This is quite a long-winded introduction, but the point is the comedy that you can download as MP3 files, if you are so inclined, so stick with it.
For the last little while, Richard Fidler has been hosting radio shifts on ABC 702 during holiday time when regular hosts are on vacation. During these periods, he gets me in to talk comedy. In addition to having a general discussion about trends and developments, itâs an opportunity for me to raid my own comedy archives.
This time around, for example, I took the opportunity to play a bit of Bill Hicks, justifying it with not just the recent release of a performance DVD, Bill Hicks Live, but also because 2004 marked the tenth anniversary of Hicksâs passing. Carefully removing the cussing (âscumsucking fucksâ, I believe, was the offending phrase, for the free-thinkers and free-speakers amongst you), I edited together two excellent little bits on the American Presidency. In addition to whichever albums they originally featured on, they may be found on the excellent compilation entitled Philosophy: The Best of Bill Hicks.
I also played yet another excerpt from the interview conducted with Graeme Garden in honour of the impending Goodies tour of Australia. This Goodies bit opens with the the showâs signature call-out, followed by discussion with Graeme of the perception of The Goodies as a âkidsâ programâ, and the censorship that resulted. It serves as a great reason to segue to a skit about censorship from Iâm Sorry Iâll Read That Again, a radio show that featured, amongst its cast, The Goodies and John Cleese, prior to Monty Pythonâs Flying Circus and The Goodies coming into existence.
My favourite artifact was a recording of the old Pete ânâ Dud sketch âOne Leg Too Fewâ, as performed by Kenneth Williams. This requires a bit of context: prior to Peter Cook graduating from Cambridge, and indeed, the university club that proved a training ground for many English comedians-to-be, the Cambridge Footlights, he was recognised as a talented writer and was commissioned to write some sketches for Kenneth Williams, already established by that stage as a comic performer. The âOne Leg Too Fewâ sketch went on to appear in Beyond the Fringe, the show commission for the Edinburgh Fringe Festival, featuring OxBridge graduates Peter Cook, Dudley Moore, (Dr Sir) Jonathan Miller and Alan Bennett. Pete ânâ Dud went on to perform the sketch as a duo. The interesting thing about Kenneth Williamsâs version is the existence of a tag that was later dropped.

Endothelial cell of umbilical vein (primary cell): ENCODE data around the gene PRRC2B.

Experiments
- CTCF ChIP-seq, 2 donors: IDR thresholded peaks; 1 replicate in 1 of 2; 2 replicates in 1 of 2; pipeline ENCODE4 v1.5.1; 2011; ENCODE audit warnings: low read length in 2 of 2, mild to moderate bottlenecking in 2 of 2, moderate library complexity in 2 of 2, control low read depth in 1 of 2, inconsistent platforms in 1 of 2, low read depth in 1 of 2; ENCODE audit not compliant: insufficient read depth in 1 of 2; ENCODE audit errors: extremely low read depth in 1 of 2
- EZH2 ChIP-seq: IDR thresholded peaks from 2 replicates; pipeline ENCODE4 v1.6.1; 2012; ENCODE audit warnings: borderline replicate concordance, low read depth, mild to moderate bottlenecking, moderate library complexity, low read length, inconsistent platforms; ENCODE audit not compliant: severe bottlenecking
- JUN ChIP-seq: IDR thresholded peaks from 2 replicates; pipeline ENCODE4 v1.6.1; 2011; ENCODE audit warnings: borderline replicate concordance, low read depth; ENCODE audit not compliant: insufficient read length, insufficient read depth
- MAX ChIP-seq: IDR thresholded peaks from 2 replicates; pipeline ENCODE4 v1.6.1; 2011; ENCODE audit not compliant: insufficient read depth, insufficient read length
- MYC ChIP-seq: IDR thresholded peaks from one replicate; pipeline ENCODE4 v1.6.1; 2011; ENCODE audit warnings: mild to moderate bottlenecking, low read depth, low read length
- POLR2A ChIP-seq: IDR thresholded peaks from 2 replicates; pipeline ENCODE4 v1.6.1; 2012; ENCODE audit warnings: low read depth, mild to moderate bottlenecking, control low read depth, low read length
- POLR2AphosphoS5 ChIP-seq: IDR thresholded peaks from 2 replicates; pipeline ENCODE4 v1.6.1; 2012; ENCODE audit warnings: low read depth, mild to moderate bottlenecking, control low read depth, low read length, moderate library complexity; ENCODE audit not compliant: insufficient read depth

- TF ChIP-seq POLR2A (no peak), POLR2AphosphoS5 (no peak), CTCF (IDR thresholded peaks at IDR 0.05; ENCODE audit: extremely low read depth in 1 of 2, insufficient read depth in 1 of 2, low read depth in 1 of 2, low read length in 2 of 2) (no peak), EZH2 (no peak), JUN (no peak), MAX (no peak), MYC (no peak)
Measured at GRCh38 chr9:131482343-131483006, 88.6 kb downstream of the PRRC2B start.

These older recordings are always a bit of a hit, as the following unsolicited e-mail shows:
I was listening to you the other night on Radio 702, so I thought (and would appreciate) if you may be able to answer this question:
I've been chasing for some years the classic Marty Feldman sketch in which he plays a ballet dancer being reprimanded by the theatre manager for a drunken performance of the Nutcracker ballet on the previous night, and it being re-counted the disgraceful things he did in performance.
Do you know of the sketch and what show it originated from (I thought it's maybe from At Last The 1948 Show)? And do you know if it is available in any current recorded medium?
Thanks for your time
I must admit that I have had trouble locating any sound recordings from At Last the 1948 Show, a program that featured John Cleese and Graham Chapman before Monty Pythonâs Flying Circus, Tim Brooke-Taylor before The Goodies and Marty Feldman before he emigrated to Hollywood and became a regular in Mel Brooks films. The only At Last the 1948 Show material I've found from that time is the stuff that the Pythons re-hashed either on record (the âFour Yorkshiremenâ sketch comes to mind - the Secret Policemanâs Ball version is the only one I have a recording of â or âThe Bookshopâ sketch that appears on the Monty Python Contractual Obligation album) or in print (John Cleese gave a couple of the sketches a run in his book entitled The Golden Sketches of Wing Commander Muriel Volestrangler â in which, I notice, the âFour Yorkshiremenâ sketch is entitled âThe Good Old Daysâ.)
I know that huge swathes of At Last the 1948 Show were wiped rather than retained; at that time it was believed that the cost of videotape was great and the chance of comedy being of interest decades down the track, minimal; a great book on the topic exists, called Missing, Presumed Wiped and covers comedy as well as drama and science fiction. Thus, not much of the mere thirteen episodes remains.
However, the âBalletâ sketch comes from Marty Feldmanâs follow-up show to At Last the 1948 Show. Entitled Marty, it featured Tim Brooke-Taylor as a regular contributor and performer and, significantly, Terry Gilliam provided animated opening credits. A record of this was released, also entitled Marty, a very scratchy copy of which resides in my record collection.
The âBalletâ sketch is excellent, but I particularly like âBishopâ. âYou what?!â Feldmanâs cockney, workingclass Bishop of No Fixed Abode reacts to a train passenger (played by Brooke-Taylor) who has admitted to being agnostic. âYou stupid git! You try telling Him that youâre agnostic when you get up there and Heâll smash your teeth inâ¦ in His infinite mercy.â
There are two other sketches Iâve decided to include. The first is entitled âWeather Forecastâ, which is a bit unfortunate, as it gives away the punchline. (This sort of titular cock-up, when presenting comedy, should probably be defined as a âto get to the other sideâ error!) It has a similar feel to the apocalyptic sketch, âThe End of the Worldâ, that first appeared in Beyond the Fringe and was featured in The Secret Policemanâs Ball.
The other is a cute little bit of nonsense entitled âSalomeâ.
In all, Marty is a great album, and, I assume, a great comedy series, if, indeed, it is still in existence in somebodyâs archive.